Bad breath, bad taste? It's gingivitis or periodontitis (gum disease)



Smoking can put your oral health at risk of periodontitis. 55% of patients with periodontitis are current smokers (for comparison, only 18% of the US population are current smokers). 22% of patients with periodontitis are former smokers. People who smoke a pack or more a day are 6 times more likely to develop periodontal gum disease Noblesville than non-smokers.

Age is another factor. Unfortunately, unlike smoking, this isn’t something you can control. The older you get, the greater your risk is of developing gum disease. The Center for Disease Control and Prevention estimates that over 70% of people 65 years or older have suffered from gum disease.

Certain medications, including some oral contraceptives, antidepressants, and heart medicines have possible side effects of increasing your risk for gum disease. Look out for medications that carry the side effect of making you produce less saliva. Your pharmacist will inform you if gum disease is indeed a risk because of your medication.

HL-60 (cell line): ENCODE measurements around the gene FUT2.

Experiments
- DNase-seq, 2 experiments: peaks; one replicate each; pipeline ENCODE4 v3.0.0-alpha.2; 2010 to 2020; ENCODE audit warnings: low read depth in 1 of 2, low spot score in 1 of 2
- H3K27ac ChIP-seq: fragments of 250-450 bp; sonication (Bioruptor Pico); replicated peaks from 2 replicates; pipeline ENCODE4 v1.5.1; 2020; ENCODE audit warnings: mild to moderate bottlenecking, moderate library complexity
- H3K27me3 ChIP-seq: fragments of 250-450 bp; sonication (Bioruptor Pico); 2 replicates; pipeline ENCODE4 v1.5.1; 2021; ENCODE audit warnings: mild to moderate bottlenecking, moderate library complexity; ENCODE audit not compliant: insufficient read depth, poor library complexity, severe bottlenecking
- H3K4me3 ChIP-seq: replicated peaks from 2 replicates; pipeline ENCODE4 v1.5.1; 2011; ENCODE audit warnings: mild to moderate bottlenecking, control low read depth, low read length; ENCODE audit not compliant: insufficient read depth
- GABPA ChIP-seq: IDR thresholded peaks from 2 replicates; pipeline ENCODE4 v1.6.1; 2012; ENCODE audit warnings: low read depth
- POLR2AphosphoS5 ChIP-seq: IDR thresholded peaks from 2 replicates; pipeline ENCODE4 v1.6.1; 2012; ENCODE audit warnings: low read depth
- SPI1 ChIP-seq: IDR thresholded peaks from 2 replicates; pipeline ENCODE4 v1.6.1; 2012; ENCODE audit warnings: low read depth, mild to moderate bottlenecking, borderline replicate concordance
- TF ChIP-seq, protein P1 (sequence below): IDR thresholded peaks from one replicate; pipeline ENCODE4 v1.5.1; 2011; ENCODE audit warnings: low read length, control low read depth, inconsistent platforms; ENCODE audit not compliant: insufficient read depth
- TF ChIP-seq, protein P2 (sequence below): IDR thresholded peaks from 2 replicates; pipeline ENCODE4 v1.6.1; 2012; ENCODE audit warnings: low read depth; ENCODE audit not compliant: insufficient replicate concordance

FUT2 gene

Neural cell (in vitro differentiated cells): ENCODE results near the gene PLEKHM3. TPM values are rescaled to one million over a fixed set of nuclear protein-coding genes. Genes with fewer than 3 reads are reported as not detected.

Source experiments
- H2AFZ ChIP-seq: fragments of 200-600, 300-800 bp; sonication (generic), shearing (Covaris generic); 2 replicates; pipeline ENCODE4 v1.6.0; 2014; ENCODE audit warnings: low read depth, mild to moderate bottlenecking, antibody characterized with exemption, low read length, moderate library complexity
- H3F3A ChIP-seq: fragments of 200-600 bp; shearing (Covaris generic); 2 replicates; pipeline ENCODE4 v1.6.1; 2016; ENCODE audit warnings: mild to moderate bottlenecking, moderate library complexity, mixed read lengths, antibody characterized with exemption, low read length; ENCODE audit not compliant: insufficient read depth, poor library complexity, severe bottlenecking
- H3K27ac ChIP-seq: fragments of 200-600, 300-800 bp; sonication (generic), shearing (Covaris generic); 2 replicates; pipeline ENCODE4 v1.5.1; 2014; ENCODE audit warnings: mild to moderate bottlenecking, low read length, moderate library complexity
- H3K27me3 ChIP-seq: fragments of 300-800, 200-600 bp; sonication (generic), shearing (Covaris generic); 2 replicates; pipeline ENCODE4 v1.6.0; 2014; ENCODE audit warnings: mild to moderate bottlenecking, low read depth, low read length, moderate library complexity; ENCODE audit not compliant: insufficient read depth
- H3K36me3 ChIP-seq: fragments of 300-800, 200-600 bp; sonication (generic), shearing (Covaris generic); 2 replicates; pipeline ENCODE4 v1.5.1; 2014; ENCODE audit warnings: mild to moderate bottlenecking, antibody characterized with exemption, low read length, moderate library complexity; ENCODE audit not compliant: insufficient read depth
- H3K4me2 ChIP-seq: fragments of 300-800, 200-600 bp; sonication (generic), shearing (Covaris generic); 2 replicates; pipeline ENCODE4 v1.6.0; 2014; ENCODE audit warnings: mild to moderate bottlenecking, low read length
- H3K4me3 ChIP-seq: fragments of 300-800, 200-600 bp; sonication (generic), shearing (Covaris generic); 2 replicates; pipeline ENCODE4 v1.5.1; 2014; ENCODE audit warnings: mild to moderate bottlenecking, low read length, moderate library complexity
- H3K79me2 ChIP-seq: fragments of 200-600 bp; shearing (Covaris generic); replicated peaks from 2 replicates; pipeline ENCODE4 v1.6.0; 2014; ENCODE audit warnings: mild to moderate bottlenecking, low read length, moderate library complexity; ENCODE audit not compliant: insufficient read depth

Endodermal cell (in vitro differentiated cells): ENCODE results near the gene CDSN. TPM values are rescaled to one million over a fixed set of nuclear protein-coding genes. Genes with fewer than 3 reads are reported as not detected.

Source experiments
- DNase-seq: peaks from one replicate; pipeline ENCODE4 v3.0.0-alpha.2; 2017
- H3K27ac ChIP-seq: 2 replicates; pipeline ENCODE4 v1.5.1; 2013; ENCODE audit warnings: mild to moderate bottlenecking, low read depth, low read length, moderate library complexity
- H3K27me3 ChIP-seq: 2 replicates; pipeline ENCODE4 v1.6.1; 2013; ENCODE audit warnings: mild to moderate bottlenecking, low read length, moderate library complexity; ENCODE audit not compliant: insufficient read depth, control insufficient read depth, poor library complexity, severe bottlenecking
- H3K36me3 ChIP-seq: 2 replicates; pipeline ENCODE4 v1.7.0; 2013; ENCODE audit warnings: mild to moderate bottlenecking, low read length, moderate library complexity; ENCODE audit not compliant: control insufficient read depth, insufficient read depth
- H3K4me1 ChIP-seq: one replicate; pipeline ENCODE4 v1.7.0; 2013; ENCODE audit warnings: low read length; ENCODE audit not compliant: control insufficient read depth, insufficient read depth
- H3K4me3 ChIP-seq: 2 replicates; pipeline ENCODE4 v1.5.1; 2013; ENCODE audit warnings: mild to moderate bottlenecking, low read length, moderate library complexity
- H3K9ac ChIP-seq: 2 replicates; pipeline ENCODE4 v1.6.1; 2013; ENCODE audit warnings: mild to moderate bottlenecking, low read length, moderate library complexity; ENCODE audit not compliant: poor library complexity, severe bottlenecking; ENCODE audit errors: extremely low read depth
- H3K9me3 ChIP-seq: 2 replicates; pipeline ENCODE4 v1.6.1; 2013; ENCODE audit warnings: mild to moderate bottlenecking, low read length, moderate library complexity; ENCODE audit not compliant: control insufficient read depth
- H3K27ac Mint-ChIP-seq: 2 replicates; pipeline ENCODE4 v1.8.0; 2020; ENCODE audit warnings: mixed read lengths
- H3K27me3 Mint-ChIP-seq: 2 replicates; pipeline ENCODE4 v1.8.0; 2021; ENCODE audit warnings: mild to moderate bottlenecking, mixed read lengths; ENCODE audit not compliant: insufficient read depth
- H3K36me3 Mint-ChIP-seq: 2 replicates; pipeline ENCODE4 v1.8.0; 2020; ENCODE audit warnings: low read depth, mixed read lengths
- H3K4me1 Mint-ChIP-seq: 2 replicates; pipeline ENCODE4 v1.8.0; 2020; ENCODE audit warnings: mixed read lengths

Hormone changes, especially in young women, are also a significant risk factor associated with gum disease.

What are the symptoms?

  • Gums swollen and more red than pink.
  • Tender or bleeding gums.
  • Sensitivity while chewing.
  • Receding gums. If it looks like your teeth are getting bigger, know that it is actually your gums getting smaller.
  • Loose or separating teeth.
  • Frequent bad breath or bad taste in the mouth.

Noblesville Dentist Dr. Mike Deldar


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What are the different types of gum disease?


Although gingivitis is known as gum disease, it’s more a simple inflammation of the gums than an actual disease. When you allow plaque to just sit on your teeth, in about 10 days it hardens into dental calculus (better known as tartar), which contributes to gum disease This tartar produces bacteria that results in red, swelling, and possibly even bleeding gums.



If gingivitis is left untreated, it can develop into periodontitis (true gum disease). Plaque spreads below the gum line and starts to damage the bone and tissue that support the teeth. Severe inflammation will make the gums separate from the teeth, forming pockets that are easily infected. Sometimes teeth have to be removed after they become loose from the effects of periodontitis.

Dr. Mike Deldar, family dentist Noblesville, can help treat your bad breath. Book a consultation and take the first step to a fresh breath!

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